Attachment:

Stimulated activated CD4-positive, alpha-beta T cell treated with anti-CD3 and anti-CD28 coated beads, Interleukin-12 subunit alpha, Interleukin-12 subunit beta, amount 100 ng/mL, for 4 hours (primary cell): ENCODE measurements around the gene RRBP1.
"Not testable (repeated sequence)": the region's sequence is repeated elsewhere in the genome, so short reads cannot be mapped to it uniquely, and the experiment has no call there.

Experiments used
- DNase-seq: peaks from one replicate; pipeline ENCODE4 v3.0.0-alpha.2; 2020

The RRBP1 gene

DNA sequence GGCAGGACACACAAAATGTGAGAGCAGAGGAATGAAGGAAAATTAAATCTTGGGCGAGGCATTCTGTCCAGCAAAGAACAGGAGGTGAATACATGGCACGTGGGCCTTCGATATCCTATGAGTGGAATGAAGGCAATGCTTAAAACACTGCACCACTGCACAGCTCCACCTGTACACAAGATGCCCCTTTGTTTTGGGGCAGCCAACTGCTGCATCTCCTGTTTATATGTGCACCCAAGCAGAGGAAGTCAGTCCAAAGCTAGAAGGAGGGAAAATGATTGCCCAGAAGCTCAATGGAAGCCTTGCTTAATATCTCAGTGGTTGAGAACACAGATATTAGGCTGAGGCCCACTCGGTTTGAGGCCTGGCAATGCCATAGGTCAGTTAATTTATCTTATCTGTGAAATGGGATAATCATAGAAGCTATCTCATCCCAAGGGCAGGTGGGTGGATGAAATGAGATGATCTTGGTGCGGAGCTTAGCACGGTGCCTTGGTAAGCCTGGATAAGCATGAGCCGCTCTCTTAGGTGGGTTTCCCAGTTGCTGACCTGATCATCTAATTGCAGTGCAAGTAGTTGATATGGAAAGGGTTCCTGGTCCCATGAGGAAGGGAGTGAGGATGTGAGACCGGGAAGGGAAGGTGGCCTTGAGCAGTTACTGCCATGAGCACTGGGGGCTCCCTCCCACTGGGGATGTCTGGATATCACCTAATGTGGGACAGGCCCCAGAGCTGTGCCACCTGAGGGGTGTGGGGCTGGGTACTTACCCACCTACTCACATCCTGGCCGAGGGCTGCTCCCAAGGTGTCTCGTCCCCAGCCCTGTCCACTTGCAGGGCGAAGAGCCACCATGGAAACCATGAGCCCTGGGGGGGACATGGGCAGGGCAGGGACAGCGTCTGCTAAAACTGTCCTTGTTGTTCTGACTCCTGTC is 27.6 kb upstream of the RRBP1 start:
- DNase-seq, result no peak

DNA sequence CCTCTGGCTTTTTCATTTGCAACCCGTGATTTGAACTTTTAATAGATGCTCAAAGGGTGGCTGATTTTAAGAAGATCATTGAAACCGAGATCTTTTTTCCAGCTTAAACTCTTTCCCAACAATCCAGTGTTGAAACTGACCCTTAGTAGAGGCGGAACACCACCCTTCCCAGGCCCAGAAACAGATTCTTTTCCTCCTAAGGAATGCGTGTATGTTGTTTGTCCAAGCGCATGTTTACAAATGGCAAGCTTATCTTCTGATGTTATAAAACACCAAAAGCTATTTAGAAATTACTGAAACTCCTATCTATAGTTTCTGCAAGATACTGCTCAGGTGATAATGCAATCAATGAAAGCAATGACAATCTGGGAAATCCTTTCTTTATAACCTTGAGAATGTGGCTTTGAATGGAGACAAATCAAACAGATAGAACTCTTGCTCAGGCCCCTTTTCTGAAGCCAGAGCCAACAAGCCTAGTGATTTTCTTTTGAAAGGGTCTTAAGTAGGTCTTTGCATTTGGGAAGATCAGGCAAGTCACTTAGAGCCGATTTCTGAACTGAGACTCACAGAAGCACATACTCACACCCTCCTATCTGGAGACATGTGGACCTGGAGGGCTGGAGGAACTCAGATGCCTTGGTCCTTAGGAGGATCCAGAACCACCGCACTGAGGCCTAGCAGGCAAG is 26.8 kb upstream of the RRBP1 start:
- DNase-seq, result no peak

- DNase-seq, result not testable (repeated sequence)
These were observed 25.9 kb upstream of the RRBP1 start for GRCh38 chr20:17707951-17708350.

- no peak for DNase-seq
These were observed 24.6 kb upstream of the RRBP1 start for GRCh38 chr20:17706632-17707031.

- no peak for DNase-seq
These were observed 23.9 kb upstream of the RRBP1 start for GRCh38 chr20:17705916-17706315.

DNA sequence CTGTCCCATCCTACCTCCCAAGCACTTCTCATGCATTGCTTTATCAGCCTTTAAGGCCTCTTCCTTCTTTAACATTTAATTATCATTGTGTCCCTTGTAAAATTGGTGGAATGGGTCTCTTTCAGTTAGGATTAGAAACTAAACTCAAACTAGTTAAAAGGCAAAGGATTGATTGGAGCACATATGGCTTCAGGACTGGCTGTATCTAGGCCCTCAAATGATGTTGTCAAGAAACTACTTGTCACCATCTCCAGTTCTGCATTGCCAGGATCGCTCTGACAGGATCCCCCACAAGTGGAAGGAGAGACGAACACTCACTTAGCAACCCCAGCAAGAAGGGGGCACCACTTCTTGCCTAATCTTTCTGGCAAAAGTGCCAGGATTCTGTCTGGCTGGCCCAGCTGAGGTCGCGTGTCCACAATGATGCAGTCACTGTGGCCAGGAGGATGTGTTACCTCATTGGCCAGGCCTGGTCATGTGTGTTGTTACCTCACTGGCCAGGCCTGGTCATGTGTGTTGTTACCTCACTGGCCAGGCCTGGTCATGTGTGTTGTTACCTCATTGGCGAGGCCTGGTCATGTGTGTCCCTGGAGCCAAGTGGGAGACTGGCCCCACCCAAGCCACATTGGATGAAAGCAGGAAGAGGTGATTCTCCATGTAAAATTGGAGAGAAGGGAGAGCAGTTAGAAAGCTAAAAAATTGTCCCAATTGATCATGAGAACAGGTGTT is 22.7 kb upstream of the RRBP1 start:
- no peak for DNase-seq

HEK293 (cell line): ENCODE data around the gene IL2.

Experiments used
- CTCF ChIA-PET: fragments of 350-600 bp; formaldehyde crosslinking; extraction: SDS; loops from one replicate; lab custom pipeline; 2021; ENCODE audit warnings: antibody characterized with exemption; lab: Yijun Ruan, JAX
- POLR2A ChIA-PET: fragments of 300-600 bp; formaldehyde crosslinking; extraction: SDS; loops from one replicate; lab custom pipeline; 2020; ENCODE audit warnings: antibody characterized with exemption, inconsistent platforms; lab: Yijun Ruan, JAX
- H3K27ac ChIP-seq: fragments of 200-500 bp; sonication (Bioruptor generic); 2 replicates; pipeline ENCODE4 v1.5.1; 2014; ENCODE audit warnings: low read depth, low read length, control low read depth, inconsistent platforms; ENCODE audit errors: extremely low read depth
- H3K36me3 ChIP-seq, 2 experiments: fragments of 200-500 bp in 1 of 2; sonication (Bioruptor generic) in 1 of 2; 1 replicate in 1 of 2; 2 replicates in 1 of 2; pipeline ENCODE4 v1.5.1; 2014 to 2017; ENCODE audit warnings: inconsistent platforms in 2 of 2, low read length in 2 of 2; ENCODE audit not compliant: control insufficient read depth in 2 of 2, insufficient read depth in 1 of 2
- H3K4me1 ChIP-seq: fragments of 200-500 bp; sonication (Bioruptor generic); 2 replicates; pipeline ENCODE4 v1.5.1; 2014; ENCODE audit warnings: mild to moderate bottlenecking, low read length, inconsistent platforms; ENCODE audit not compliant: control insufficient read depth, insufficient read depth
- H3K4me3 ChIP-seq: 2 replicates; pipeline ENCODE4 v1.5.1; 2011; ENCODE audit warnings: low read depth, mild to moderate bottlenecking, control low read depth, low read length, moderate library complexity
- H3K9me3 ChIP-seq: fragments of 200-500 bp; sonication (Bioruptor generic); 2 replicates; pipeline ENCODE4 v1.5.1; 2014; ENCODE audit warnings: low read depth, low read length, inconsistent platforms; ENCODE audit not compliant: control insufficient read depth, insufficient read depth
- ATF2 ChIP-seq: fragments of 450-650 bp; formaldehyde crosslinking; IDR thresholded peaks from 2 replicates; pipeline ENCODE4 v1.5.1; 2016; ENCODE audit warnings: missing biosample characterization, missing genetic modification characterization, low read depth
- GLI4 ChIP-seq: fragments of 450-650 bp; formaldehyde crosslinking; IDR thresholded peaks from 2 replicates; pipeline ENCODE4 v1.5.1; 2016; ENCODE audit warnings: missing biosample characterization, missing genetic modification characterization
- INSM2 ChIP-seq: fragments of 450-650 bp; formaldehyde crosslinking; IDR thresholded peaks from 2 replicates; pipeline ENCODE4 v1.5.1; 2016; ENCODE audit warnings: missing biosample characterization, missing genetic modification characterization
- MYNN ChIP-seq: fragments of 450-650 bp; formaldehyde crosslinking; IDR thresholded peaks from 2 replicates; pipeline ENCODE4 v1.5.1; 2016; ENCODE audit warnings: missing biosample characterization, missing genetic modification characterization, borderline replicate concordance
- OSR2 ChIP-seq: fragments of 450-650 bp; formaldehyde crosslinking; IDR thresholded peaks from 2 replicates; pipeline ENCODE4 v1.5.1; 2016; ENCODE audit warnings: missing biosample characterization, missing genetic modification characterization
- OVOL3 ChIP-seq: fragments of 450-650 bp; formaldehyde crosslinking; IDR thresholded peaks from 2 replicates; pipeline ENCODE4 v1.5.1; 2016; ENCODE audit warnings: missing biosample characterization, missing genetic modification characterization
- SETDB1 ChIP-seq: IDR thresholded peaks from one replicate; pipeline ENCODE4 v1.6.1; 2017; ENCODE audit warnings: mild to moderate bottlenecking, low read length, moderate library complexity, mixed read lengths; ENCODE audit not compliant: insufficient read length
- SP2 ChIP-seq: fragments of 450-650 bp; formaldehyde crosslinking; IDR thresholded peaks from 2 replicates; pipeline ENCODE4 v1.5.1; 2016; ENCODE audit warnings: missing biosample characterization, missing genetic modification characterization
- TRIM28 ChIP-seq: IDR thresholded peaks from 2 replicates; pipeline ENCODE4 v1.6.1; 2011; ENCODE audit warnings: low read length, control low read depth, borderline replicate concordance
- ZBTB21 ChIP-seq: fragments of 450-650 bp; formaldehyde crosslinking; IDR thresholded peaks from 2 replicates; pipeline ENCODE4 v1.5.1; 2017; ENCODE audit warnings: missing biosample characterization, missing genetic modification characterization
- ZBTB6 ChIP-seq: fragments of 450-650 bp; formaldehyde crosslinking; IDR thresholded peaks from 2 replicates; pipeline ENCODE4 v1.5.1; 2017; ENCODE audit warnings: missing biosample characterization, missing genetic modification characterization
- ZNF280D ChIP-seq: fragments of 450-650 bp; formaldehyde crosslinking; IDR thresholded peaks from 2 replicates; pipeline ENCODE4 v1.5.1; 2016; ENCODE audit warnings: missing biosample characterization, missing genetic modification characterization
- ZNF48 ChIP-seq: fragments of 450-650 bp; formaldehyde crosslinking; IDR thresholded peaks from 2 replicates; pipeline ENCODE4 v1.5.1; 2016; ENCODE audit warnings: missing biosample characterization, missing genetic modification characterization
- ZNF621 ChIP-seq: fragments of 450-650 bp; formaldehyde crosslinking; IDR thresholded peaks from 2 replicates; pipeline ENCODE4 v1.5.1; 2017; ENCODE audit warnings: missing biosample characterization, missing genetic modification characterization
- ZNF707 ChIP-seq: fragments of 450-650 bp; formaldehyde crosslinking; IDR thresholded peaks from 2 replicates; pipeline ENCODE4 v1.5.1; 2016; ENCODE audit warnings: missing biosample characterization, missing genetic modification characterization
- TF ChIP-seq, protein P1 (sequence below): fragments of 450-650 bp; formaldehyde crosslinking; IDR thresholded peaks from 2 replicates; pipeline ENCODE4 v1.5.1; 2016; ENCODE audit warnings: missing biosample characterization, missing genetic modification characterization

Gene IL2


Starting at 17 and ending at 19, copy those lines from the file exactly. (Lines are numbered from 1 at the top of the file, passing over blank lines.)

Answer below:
- no peak for DNase-seq

HEK293 (cell line): ENCODE data around the gene IL2.

Experiments used